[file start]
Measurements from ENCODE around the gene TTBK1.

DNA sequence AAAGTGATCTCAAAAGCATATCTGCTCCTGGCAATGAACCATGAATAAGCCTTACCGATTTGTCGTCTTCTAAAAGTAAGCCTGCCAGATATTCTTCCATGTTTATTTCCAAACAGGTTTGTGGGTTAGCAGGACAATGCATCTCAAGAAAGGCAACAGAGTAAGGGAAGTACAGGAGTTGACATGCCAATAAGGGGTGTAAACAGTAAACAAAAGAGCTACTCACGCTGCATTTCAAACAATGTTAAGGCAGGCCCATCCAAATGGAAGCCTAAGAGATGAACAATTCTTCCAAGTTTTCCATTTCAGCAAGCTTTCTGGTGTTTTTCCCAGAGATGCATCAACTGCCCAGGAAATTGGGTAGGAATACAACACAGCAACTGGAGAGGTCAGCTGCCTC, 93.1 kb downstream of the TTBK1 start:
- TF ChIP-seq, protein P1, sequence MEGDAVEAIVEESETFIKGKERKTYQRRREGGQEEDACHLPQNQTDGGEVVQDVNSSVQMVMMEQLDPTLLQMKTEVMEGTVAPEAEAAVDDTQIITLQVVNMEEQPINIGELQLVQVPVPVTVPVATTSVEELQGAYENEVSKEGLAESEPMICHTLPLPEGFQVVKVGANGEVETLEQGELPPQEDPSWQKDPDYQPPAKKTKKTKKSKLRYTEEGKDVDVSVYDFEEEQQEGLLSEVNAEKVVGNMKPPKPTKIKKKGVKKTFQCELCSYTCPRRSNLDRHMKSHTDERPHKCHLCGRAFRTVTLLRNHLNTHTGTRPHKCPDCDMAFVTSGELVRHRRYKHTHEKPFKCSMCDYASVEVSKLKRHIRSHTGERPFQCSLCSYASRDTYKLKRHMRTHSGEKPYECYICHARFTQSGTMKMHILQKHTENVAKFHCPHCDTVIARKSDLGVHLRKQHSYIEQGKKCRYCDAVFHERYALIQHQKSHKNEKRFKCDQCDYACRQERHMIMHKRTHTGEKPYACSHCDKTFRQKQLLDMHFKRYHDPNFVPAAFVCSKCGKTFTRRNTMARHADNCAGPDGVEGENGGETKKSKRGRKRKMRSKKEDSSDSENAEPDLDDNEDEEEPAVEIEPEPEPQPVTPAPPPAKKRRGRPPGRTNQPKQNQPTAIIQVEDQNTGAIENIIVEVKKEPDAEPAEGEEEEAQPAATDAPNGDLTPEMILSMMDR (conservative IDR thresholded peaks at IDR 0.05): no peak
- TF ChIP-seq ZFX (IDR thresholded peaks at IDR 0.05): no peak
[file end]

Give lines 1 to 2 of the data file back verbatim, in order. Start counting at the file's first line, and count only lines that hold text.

Measurements from ENCODE around the gene TTBK1.

DNA sequence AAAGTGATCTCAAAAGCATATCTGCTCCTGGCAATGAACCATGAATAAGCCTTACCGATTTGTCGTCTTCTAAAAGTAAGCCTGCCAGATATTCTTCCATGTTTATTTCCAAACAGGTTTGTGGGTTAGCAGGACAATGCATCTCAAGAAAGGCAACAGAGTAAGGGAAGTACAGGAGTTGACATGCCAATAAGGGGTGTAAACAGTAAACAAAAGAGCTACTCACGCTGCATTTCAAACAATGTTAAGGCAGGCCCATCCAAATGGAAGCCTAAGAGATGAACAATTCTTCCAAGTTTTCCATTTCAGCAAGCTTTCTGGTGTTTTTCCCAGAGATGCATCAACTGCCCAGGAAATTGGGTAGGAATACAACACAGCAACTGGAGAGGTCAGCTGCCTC, 93.1 kb downstream of the TTBK1 start: